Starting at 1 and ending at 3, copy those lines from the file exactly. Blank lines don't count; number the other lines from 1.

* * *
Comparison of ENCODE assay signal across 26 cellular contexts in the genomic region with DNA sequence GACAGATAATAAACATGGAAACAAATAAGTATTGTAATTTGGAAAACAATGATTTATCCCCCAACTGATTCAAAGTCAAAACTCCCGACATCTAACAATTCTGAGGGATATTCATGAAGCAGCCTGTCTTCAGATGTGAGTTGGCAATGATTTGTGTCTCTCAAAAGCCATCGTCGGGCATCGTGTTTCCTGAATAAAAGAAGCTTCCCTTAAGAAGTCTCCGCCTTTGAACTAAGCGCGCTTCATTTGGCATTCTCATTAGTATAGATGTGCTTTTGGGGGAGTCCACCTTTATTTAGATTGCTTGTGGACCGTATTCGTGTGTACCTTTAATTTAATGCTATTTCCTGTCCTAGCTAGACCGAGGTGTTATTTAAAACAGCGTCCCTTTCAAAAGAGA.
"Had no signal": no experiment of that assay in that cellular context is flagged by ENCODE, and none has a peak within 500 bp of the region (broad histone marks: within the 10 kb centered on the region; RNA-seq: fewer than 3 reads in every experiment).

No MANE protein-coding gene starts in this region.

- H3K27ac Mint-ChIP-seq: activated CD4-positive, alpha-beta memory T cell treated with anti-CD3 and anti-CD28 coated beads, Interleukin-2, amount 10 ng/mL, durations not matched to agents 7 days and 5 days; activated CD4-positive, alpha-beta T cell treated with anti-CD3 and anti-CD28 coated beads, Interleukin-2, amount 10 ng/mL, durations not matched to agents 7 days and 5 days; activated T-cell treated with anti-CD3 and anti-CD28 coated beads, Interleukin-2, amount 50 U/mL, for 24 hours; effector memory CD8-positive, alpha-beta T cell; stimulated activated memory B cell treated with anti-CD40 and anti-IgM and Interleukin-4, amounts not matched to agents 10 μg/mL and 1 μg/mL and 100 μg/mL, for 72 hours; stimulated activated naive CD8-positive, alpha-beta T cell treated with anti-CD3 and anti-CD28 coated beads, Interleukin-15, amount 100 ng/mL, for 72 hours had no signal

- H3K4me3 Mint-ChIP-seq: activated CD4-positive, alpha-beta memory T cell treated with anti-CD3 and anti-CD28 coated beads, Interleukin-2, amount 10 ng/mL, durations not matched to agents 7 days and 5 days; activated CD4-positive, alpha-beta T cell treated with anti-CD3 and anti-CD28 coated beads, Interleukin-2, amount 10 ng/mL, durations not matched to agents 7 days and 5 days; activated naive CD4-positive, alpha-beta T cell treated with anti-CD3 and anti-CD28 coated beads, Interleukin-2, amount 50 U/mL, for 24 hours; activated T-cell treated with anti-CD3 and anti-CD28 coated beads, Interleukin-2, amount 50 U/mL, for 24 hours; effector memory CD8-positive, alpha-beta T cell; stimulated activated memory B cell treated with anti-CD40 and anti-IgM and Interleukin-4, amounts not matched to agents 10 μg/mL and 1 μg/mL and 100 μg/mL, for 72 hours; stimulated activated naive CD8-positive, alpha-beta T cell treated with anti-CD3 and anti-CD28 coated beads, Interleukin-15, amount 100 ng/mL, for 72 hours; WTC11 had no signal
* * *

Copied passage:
Comparison of ENCODE assay signal across 26 cellular contexts in the genomic region with DNA sequence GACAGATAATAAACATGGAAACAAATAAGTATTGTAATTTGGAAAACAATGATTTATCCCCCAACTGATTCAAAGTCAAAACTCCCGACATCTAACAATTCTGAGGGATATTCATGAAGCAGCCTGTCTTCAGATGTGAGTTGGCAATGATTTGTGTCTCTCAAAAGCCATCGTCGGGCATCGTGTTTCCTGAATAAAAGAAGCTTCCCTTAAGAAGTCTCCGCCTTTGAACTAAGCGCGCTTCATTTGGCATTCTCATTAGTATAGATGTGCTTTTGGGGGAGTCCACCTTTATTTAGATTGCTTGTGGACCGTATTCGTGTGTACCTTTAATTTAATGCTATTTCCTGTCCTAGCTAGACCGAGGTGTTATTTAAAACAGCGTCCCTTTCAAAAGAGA.
"Had no signal": no experiment of that assay in that cellular context is flagged by ENCODE, and none has a peak within 500 bp of the region (broad histone marks: within the 10 kb centered on the region; RNA-seq: fewer than 3 reads in every experiment).

No MANE protein-coding gene starts in this region.